Since an on-demand solution is a pay-as-you-go service, users do not own the rights to the software; it is being leased out to the client, at a premium in cost because of its convenience, ease of use, and most importantly, its limiting the need for an internal IT presence. Several licensing options that have a buy-back clause as part of their agreements are available, but this option tends to be more costly over time compared to an on-premise solution.
Companies operating in the SMB sphere may prefer the hosted solution based on the following information:
What Alex mentions is true. However, let me make the following comment:
If your organization is either large or a bigger SMB, then an in-house system will probably outweigh the costs of a hosted system. In the long run, hosted solutions are strictly run from the provider’s servers, and clients must pay the service fee if they want access to use the system. With a hosted solution, this issue is not inherent when procuring the solution. As well, larger firms will want a more complete CRM package, including features such as analytics, sales and customer forecasting, etc. Thus, there are many advantages to an in-house solution for organizations in the call center environment.
Shashi , We should down load and use as sales collateral for building user confidence in Hosted CRM Solution
Every model has its own advantages and disadvantages. On-Demand solution is less costlier however there is a security threat. Companies can go for On-Deamnd solution when they are small. But when they grow and capable of maintaining their own resources the CRM system should provide that flexability to own the solution in a later date. Companies implementing CRM should consider this while selecting a CRM vendor.
I am a technical sales representative for a VAR and my responsibilities are to sell ERP and CRM. In my role, I often run into the pro’s and con’s of hosted vs onsite in almost every deal I work. I’ve noticed lately that many people think hosted CRM or ERP is cheaper, and on the surface, it appears to be, but in the long run, it MUCH MORE expensive to go hosted in an ASP arena. I recently ran into a customer that signed up for SalesForce.com and learned only too late, that they were locked into a 36-month arrangement and for a 5 User deal, will end up paying over $36K over the 36 months….and, it’s all sunk cost, they’ll never recover the investment. A 5-user Dynamics-CRM system would have run them only $8,500. When they learned that the cost of Dynamics-CRM was $1,000 flat and that in as little as 9 months, they would have a full ROI, it surprised them. I’m a bit concerned that SFDC continues to “mis-lead” potential new customers into believing it’s cheaper. It sounds like a good story, but in the end, people that sign up for hosted CRM are being mislead. That’s my take on hosted vs on-site.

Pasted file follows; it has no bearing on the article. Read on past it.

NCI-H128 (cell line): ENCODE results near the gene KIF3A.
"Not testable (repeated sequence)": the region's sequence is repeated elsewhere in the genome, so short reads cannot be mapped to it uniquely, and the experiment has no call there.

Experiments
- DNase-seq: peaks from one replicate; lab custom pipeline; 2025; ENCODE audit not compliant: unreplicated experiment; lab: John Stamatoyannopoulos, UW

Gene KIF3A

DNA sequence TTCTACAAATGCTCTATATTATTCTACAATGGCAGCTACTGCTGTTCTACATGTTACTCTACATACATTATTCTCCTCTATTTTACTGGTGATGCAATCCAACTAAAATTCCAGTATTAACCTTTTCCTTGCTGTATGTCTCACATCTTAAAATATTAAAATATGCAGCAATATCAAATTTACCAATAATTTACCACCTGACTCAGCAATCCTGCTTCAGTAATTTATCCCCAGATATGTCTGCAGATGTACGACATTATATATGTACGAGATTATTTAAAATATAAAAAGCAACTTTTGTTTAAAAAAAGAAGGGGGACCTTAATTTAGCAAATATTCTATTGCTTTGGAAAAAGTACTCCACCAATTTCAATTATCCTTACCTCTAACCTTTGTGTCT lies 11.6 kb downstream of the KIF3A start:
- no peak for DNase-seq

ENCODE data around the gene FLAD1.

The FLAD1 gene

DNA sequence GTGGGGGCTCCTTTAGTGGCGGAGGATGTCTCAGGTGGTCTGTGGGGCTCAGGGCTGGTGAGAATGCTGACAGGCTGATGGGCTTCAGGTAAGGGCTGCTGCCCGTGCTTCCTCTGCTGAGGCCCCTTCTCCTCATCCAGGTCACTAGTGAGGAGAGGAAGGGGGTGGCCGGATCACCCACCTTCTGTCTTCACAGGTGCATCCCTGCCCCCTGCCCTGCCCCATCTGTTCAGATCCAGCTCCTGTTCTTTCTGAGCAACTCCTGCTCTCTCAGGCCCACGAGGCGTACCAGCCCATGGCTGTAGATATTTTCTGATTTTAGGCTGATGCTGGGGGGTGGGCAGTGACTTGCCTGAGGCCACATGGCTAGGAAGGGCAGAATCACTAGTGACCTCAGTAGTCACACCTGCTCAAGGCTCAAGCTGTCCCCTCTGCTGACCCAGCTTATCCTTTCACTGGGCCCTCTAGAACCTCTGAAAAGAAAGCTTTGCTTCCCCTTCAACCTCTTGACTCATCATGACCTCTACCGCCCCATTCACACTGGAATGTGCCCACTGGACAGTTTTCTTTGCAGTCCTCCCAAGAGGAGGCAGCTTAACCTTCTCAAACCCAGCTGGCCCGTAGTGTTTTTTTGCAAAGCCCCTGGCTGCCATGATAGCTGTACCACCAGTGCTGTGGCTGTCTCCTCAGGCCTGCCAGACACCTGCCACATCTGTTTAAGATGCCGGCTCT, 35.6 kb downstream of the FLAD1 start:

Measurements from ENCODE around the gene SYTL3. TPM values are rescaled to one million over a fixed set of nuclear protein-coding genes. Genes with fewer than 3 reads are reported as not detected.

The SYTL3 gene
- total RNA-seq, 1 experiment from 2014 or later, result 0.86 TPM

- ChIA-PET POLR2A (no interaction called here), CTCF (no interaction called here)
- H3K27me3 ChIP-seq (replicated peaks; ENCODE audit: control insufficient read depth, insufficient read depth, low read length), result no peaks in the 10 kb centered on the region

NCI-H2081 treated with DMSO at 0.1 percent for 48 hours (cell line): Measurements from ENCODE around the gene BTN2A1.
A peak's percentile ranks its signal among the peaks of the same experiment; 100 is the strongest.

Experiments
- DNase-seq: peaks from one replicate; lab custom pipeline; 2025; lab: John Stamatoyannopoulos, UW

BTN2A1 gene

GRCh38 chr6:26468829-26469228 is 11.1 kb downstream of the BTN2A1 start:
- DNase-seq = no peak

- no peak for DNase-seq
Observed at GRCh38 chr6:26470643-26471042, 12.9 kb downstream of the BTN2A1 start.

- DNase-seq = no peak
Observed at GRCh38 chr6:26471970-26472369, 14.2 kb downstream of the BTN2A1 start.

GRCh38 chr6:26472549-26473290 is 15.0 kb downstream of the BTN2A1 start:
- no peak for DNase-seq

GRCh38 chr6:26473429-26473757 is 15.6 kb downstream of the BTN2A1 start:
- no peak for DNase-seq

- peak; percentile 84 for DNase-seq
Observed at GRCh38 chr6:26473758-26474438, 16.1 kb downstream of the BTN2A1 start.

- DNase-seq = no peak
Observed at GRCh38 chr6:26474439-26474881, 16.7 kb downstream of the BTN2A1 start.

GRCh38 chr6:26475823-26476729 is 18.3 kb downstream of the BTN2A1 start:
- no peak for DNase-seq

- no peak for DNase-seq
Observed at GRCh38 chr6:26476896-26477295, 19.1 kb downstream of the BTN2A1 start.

I am a real estate agent engaged in sale/purchase and renting of residential and commercial properties. as of now it is a one man show. I wonder if hosted crm can enhance my business. I am struggling . I work form home.
Expert suggestions welcome which I need badly.
I am worried about information leak in hosted crm. Please let me advise on this issue.
Of the four CRM systems I’ve lived in, the hosted one (Salesforce.com) was my favorite because of its browser functionality that allowed me to hit the Back button, the ease of cloning records, the easy to use reports, and the ability to use it anywhere there was an Internet connection. Plus there was nothing to install, and no software to use up the memory on my hard drive.
ACT! was a close second because it allowed me to zoom from record to record without having to worry about a browser on the Internet connection going down. Being in sales, where I make a lot of outbound calls, makes geting information quickly very important. I could make 10%-20% more calls a day.
SalesLogix and Goldmine were my least favorite of the four I’ve used.
Deploying a hosted CRM with a skilled sales force is essential for the long-view Client Relationship Management CRM. If you plan to do business over the next ten years look at hosted solutions. Be on the lookout for security, utility, speed, adaptability, ease of integration and mobile access. Facebook and Ifora are good examples of what CRM systems should aspire to. - Philip Dursey
Please let me know a full CRM progoramme
relevant to Manufacturing Industry.
L D V Gunasekare